bonds in att park

No, the Giants don’t need to “do something” about Barry Bonds

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In light of the Barry Bonds trial going to the jury as early as today, Mark Purdy of the San Jose Mercury News has a concern:

Question: If the verdict is not guilty on all charges and Bonds wants to celebrate by making the short trip to AT&T Park for some baseball viewing, what happens? … Even more problematic: What if Bonds is found guilty of perjury and still wants to show up at a Giants home game a few hours later?

Considering that Pete Rose routinely takes in Reds games at the best seat in the park — and where he is always given a standing ovation when he is shown on the big scoreboard screen, which he invariably is — I fail to see the problem. Being found guilty or heck, even not guilty of perjury charges doesn’t make one ineligible to buy a ticket to a ballgame. And, unless Major League Baseball bans Bonds as a result — which it almost certainly won’t do —  nothing could stop Bonds from even suiting up for the A’s to DH or taking a job as the Assistant VP in charge of testicular atrophy policy for any major league team.

But Purdy goes on, noting that a Giants’ attorney has been watching the Bonds trial, and there he has heard the grand jury testimony in which Bonds disparaged Giants team employees. Here’s Purdy again:

None of those facts was contested. None of that testimony was denied by Bonds or anyone else. So tell me again: This is the man you want throwing out a ceremonial first pitch? Don’t think so. Not at my old-timers celebration.

Fact: the testimony Purdy is referring to took place in 2003, was widely reported on and has been public now for several years, as have the Kimberly Bell allegations he mentions, by virtue of her multiple interviews over the years. Fact: despite knowing this, Bonds threw out the first pitch at the NLCS last year and was met with a standing ovation. He has also been the guest at games of the Giants owners on multiple occasions.  If the Giants were cool with Bonds’ testimony for purposes of the playoffs last fall, I fail to see how they wouldn’t be cool with it now for an old-timers celebration.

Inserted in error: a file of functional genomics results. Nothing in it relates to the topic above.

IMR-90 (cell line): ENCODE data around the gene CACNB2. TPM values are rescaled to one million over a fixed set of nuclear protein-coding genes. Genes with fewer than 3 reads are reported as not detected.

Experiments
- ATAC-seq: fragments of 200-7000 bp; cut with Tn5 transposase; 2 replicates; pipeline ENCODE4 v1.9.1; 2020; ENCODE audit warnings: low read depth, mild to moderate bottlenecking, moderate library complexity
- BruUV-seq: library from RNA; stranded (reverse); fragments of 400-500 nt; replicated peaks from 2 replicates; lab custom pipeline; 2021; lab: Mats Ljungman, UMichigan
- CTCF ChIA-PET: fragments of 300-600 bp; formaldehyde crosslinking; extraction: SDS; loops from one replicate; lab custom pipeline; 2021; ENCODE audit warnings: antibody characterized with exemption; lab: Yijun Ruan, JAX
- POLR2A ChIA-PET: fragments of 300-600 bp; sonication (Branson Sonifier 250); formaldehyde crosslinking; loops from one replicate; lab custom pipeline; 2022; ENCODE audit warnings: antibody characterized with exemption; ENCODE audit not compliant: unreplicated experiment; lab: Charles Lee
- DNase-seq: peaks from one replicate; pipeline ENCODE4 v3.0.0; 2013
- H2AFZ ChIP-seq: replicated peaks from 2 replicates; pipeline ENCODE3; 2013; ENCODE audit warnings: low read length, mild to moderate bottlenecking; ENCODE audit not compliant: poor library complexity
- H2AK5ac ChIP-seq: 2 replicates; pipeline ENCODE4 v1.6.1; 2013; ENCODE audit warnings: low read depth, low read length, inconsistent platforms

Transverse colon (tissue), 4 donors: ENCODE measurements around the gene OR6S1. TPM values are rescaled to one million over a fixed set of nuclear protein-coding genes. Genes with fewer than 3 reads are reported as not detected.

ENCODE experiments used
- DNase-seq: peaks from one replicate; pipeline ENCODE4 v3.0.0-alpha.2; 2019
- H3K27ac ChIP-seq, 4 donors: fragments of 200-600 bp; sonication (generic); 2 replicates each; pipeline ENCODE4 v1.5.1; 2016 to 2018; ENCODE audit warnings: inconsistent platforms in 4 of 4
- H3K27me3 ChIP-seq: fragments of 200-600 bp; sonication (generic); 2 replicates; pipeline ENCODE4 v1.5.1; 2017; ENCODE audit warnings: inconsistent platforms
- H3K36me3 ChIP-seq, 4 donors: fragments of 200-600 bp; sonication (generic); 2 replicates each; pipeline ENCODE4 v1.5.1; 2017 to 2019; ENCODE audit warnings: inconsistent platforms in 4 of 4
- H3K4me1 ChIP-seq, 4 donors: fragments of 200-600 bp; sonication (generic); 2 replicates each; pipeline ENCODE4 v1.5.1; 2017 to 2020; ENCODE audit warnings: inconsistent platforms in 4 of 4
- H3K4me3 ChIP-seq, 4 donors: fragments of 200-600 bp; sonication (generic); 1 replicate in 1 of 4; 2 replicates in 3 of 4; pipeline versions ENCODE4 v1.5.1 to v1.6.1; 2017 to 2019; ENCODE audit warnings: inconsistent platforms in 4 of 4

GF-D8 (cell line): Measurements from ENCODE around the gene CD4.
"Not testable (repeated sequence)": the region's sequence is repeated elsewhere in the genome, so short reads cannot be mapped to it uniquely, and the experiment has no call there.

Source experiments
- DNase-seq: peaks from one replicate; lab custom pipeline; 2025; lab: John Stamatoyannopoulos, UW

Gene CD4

Purdy acknowledges all of this later in the column, and he also acknowledges the Reds/Pete Rose thing.  What I don’t understand is how he can do that and still take his “what ever will we do?!” stance.  He’s demanding a solution to something that no one besides him thinks is a problem.

Like Pete Rose, Bonds may be a national pariah. But he’s not a local one, and the Giants of all teams — who are playing in a ballpark that likely wouldn’t exist if it weren’t for Bonds — shouldn’t make him into one.

It’s OK to not like someone on the team you root for

St. Louis Cardinals' Yadier Molina celebrates as he arrives home after hitting a solo home run during the fourth inning of a baseball game against the San Francisco Giants Monday, Aug. 17, 2015, in St. Louis. (AP Photo/Jeff Roberson)
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There were a series of interesting comments to the Yadier Molina story this morning. The first commenter, a Cardinals fan, said he’s never really cared for Molina. Other Cardinals fans took issue with that, wondering how on Earth a Cardinals fan could not like Yadi.

While I’ll grant that Molina is a particularly popular member of the Cardinals, while I personally like his game and his overall persona, and while I can’t recall ever meeting a Cards fan who didn’t like him, why is it inconceivable that someone may not?